But doesn’t that mean it is ‘more likely than not’?

When an examiner expresses an opinion along the lines of ‘the findings support one proposition over another proposition’, a question often follows. Specifically, does that opinion mean ‘it is more likely than not that the favored proposition actually happened’?1 The short answer is “no, it does not mean that.” At least, not necessarily.

In order to reach such a conclusion one must consider information that goes beyond the FDE evidence. As a rule, any opinion I provide will be constrained to the probability of the findings/observations in terms of one of at least two possible explanations.2 Ultimately, equating the two statements is inappropriate because they are not equivalent.

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CSFS Position paper on the Logical Approach

I recently published an editorial in the Journal of the Canadian Society of Forensic Science.  Two versions were published almost simultaneously (the original written in English and a translation in French) entitled, respectively, “CSFS Document Section Position on the Logical Approach to Evidence Evaluation and Corresponding Wording of Conclusions” and “La position de la Section des documents de la SCSJ sur l’approche logique de l’évaluation de la preuve et le libellé des conclusions”.

I wrote these in my capacity as the sitting chairman of the Documents section of the CSFS, on behalf of the members of that section.  The impetus for writing them was to introduce the “logical approach” and related topics to the Canadian forensic community in a ‘formal’ way (hopefully resulting in ongoing discussion) and to provide the public and the courts with the perspective of forensic practitioners who have reviewed the literature and studied this issue in depth. To that end, the document references many initiatives relating to the topic. I will note that it’s not a perfect document but it covers the main points reasonably well.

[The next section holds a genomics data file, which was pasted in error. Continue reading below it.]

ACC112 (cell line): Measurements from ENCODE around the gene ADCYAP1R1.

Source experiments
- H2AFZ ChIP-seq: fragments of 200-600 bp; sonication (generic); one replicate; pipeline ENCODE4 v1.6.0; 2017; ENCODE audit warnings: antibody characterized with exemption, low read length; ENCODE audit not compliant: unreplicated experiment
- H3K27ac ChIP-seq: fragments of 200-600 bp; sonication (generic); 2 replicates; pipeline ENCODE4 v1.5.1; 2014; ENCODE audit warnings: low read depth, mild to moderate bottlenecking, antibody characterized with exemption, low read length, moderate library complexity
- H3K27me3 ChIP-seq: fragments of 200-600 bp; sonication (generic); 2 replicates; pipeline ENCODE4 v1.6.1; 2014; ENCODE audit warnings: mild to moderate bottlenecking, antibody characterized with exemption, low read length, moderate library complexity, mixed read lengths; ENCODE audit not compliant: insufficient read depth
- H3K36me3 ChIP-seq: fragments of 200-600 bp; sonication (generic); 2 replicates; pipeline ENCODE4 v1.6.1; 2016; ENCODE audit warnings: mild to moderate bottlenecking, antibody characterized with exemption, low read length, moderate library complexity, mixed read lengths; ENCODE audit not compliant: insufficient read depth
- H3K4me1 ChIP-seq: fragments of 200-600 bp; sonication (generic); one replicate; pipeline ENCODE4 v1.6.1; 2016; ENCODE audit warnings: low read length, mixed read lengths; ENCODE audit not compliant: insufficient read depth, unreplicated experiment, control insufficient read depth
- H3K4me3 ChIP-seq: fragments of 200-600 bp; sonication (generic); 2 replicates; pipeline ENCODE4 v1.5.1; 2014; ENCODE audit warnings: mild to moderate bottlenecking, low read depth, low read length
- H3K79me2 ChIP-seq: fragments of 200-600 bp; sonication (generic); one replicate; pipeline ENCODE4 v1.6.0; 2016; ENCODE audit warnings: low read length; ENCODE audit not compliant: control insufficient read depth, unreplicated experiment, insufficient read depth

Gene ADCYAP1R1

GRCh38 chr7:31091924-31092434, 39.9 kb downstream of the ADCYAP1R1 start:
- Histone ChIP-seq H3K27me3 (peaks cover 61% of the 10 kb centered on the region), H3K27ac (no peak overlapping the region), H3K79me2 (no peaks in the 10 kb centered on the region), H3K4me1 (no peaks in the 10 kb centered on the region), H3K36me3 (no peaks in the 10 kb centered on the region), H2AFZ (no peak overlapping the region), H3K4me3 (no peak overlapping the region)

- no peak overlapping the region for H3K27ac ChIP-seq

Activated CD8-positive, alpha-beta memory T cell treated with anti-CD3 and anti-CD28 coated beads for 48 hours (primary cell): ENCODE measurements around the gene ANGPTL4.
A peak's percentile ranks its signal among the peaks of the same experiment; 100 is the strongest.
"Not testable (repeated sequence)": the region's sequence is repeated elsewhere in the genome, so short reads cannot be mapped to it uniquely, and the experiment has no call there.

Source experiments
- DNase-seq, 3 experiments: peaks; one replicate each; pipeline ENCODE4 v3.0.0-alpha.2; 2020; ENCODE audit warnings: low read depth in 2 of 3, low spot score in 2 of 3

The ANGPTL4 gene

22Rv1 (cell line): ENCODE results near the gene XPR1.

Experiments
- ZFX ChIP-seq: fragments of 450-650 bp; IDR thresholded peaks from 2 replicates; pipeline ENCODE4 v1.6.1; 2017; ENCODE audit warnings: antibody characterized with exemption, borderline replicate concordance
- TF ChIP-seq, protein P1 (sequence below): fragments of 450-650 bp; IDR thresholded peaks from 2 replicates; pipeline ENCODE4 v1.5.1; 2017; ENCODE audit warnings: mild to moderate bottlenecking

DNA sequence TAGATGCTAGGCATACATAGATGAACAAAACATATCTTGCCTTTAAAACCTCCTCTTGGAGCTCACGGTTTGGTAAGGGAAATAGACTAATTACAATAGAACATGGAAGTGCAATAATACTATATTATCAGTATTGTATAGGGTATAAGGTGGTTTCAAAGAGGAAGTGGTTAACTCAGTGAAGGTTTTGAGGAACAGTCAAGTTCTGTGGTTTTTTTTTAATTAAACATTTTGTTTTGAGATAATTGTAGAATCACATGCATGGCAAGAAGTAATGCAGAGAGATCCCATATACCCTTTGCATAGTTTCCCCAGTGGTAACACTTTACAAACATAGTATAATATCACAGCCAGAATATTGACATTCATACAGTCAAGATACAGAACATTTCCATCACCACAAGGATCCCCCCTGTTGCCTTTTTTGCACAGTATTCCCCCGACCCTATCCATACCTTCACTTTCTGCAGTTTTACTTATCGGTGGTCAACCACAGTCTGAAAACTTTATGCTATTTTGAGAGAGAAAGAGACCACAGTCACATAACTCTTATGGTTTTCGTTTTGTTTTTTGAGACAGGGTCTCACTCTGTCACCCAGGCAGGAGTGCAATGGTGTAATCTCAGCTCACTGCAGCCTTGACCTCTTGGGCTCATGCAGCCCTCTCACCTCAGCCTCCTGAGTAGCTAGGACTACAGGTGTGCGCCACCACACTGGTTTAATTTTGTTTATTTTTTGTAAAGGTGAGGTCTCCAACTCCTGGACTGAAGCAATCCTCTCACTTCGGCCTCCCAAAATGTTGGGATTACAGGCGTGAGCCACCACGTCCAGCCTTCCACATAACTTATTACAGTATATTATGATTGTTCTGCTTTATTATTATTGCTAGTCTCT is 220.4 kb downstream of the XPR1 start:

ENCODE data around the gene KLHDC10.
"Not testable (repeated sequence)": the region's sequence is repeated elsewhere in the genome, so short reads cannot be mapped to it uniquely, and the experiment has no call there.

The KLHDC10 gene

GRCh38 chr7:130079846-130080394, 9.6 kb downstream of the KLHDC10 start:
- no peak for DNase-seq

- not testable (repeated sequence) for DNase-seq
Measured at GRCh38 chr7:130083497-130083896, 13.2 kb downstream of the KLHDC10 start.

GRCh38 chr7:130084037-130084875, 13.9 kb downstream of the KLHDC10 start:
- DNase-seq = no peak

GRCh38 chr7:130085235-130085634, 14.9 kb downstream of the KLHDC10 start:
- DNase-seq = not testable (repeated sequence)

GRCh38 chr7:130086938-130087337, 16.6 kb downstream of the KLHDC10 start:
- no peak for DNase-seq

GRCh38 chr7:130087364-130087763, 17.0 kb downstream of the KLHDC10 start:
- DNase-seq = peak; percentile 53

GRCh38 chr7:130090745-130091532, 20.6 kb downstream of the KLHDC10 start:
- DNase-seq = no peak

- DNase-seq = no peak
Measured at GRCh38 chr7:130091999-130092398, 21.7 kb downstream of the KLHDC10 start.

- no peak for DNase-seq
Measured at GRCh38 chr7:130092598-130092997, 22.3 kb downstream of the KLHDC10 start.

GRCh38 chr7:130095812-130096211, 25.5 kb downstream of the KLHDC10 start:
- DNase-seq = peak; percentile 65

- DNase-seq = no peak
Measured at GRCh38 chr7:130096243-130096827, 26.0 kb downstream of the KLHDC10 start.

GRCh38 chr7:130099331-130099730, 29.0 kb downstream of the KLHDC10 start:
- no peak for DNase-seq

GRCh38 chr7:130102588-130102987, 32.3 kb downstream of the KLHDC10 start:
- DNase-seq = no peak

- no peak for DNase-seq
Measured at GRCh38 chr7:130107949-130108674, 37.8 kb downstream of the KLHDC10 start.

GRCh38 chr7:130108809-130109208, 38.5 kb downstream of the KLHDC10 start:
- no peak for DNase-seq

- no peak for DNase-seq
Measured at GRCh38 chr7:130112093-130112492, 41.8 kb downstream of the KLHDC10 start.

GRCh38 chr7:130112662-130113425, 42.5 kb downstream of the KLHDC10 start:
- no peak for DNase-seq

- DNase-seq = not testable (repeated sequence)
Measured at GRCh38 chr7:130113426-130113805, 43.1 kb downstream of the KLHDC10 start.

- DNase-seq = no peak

Please note that this position paper was first written a few years ago.  There was considerable delay in publication relating to the production of an acceptable French-language translation of the document. I must thank Julie Binette who was invaluable in that process. The delay, however, means the references provided in the paper are not fully up-to-date with the very latest developments in this area.

Nonetheless, that shortcoming doesn’t detract from the position expressed.  Today there is even more support and justification than is outlined in the paper. 

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CSFS 2018 Conference

The Canadian Society of Forensic Science (CSFS) is holding its 2018 conference and AGM in Gatineau, QC. I’m happy about that because it’s in my own backyard, so to speak.

CSFS conferences vary in their quality and content but this year is looking pretty good.  For example,  the keynote speaker is Dr. Claude Roux whose presentation is entitled ‘Will Forensic Science Reach the End of the Crossroads Soon?’  That’s a tremendous question.  How would you answer it?  Dr. Roux is sure to have an interesting perspective to share with us.  Read more